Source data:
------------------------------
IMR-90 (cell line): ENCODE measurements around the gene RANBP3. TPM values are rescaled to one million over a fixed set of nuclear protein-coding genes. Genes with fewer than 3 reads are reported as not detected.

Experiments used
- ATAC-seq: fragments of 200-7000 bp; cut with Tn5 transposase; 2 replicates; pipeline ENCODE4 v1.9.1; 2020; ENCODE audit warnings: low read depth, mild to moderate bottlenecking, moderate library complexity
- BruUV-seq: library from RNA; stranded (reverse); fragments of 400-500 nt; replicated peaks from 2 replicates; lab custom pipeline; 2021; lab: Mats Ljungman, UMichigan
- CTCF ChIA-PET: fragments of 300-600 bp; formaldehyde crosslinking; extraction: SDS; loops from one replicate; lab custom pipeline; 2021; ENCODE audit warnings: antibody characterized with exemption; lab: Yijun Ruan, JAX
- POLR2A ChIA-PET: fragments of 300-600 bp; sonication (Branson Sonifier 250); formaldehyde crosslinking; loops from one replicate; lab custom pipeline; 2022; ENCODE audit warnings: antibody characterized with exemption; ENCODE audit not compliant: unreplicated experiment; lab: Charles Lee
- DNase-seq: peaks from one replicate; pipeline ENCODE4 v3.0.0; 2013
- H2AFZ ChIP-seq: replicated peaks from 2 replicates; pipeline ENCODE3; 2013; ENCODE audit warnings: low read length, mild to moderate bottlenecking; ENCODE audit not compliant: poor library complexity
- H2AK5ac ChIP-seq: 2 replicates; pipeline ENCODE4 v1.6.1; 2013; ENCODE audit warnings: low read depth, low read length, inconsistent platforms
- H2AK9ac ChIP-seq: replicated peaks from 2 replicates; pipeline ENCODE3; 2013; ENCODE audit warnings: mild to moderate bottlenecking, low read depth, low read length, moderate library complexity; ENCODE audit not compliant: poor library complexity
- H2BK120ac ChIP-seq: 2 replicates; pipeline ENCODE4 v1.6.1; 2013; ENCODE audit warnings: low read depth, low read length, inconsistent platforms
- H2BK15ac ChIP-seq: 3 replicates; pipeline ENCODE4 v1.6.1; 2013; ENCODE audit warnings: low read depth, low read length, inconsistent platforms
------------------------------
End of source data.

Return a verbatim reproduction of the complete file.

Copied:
IMR-90 (cell line): ENCODE measurements around the gene RANBP3. TPM values are rescaled to one million over a fixed set of nuclear protein-coding genes. Genes with fewer than 3 reads are reported as not detected.

Experiments used
- ATAC-seq: fragments of 200-7000 bp; cut with Tn5 transposase; 2 replicates; pipeline ENCODE4 v1.9.1; 2020; ENCODE audit warnings: low read depth, mild to moderate bottlenecking, moderate library complexity
- BruUV-seq: library from RNA; stranded (reverse); fragments of 400-500 nt; replicated peaks from 2 replicates; lab custom pipeline; 2021; lab: Mats Ljungman, UMichigan
- CTCF ChIA-PET: fragments of 300-600 bp; formaldehyde crosslinking; extraction: SDS; loops from one replicate; lab custom pipeline; 2021; ENCODE audit warnings: antibody characterized with exemption; lab: Yijun Ruan, JAX
- POLR2A ChIA-PET: fragments of 300-600 bp; sonication (Branson Sonifier 250); formaldehyde crosslinking; loops from one replicate; lab custom pipeline; 2022; ENCODE audit warnings: antibody characterized with exemption; ENCODE audit not compliant: unreplicated experiment; lab: Charles Lee
- DNase-seq: peaks from one replicate; pipeline ENCODE4 v3.0.0; 2013
- H2AFZ ChIP-seq: replicated peaks from 2 replicates; pipeline ENCODE3; 2013; ENCODE audit warnings: low read length, mild to moderate bottlenecking; ENCODE audit not compliant: poor library complexity
- H2AK5ac ChIP-seq: 2 replicates; pipeline ENCODE4 v1.6.1; 2013; ENCODE audit warnings: low read depth, low read length, inconsistent platforms
- H2AK9ac ChIP-seq: replicated peaks from 2 replicates; pipeline ENCODE3; 2013; ENCODE audit warnings: mild to moderate bottlenecking, low read depth, low read length, moderate library complexity; ENCODE audit not compliant: poor library complexity
- H2BK120ac ChIP-seq: 2 replicates; pipeline ENCODE4 v1.6.1; 2013; ENCODE audit warnings: low read depth, low read length, inconsistent platforms
- H2BK15ac ChIP-seq: 3 replicates; pipeline ENCODE4 v1.6.1; 2013; ENCODE audit warnings: low read depth, low read length, inconsistent platforms